Red Sox fans have taken to calling him “Lacking.”

But there is good news for RSN, Lackey, 33, will not pitch at all in 2012 because he had to undergo Tommy John surgery on his right elbow. There is no real guarantee Lackey will be any better in 2013, which will be the final year of his four-year contract. His days in Beantown look to be limited at this point.

Speaking of that, Red Sox fans also would like to see Matsuzaka, 31, gone after three injury-filled seasons in which he was a combined 16-15 with a plus 5.00 ERA in only 44 starts. Last season, he was shelved in June with a 3-3 record and a 5.30 ERA. Like Lackey he underwent Tommy John surgery on his right elbow.

He possibly could return late in the season but there is no one banking on him coming back pitching like in he did in 2008 when he was 18-3 with a 2.90 ERA. He is in the final year of lucrative six-year contract and the Red Sox seem to be counting the days they can part with him.

With Lackey and Dice-K on the shelf, the Red Sox have to come up with two starters and one of them is Daniel Bard, the team’s setup man the past two seasons. Bard, 26, does throw hard and he has two breaking pitches to mix in his arsenal.

But Bard also was the poster boy for the Red Sox collapse. Forced to pitch a lot to cover for weak starting pitching, Bard got hit hard and often in September, finishing the season 2-9 with a 3.33 ERA and five blown saves. Only July 31, Bard had a 1.76 ERA.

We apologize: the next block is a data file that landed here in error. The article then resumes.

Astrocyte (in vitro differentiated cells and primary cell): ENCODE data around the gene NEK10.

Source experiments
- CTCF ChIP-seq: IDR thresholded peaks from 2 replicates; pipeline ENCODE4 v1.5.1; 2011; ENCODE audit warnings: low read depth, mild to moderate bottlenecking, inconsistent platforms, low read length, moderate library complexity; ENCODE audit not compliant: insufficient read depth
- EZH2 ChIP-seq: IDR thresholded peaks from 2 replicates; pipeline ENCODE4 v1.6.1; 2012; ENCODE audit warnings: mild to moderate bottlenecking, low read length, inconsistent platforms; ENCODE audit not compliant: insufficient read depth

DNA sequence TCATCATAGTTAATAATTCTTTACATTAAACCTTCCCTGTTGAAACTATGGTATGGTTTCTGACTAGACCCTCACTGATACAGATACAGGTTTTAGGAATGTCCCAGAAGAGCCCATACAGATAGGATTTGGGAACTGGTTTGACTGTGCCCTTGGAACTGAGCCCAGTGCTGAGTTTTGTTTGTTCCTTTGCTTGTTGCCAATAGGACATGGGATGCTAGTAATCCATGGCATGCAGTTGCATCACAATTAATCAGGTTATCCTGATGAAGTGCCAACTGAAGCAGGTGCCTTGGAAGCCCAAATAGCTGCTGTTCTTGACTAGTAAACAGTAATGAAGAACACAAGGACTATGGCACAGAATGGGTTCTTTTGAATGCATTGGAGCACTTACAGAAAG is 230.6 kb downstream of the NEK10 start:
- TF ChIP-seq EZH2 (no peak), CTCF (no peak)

Now the question is can he be an effective starter? It has not worked for relievers lately. It did not work for Joba Chamberlain and Brandon Morrow of the Blue Jays has struggled to get past the fifth inning with the Blue Jays. Usually it works better when a starter becomes a reliever as it did with former Red Sox right-hander Dennis Eckersley.

Until Bard proves he can pitch deep into games consistently and does not fade late in the season as the innings pile up, he is big question mark in 2012.

For the fifth spot, the Red Sox issued an open casting call much like the Yankees did in 2011 with Bartolo Colon and Freddy Garcia.

They are looking at holdovers Alfredo Aceves and Andrew Miller as possible candidates. Aceves, 29, was 10-2 with a 2.61 ERA but made only four starts. He is better suited as a reliever, as he proved with the Yankees. Miller, a 26-year-old left-hander, was 6-3 but he had a horrible 5.54 ERA in 12 starts.

The Red Sox also signed former Yankee right-hander Ross Ohlendorf and three other right-handers including Aaron Cook, Vicente Padilla and Carlos Silva to compete for the job this spring.

None of these candidates are going to impress the Red Sox faithful. They all have a lot of mileage on them and they all have not had much success in recent years.

This might be one of the weakest Red Sox rotations in many years and the lack of depth in it is the major problem. If Beckett, Lester or Buchholz are hurt, who steps up to replace them?

BULLPEN

The Red Sox allowed Jonathan Papelbon leave for the Philadelphia Phillies rather than pay him what he was worth as a closer for them over the past six seasons. The conventional wisdom was Bard would take over as the closer.

But the Red Sox made him a starter instead and opened up the job. They decided to fill it with 27-year-old right-hander Andrew Bailey, who was acquired in a trade with the Oakland Athletics.

Bailey is coming off two injury-plagued seasons but is pretty darn good when he is healthy. Bailey is 7-10 with a career ERA of 2.07 and 75 saves in 84 chances.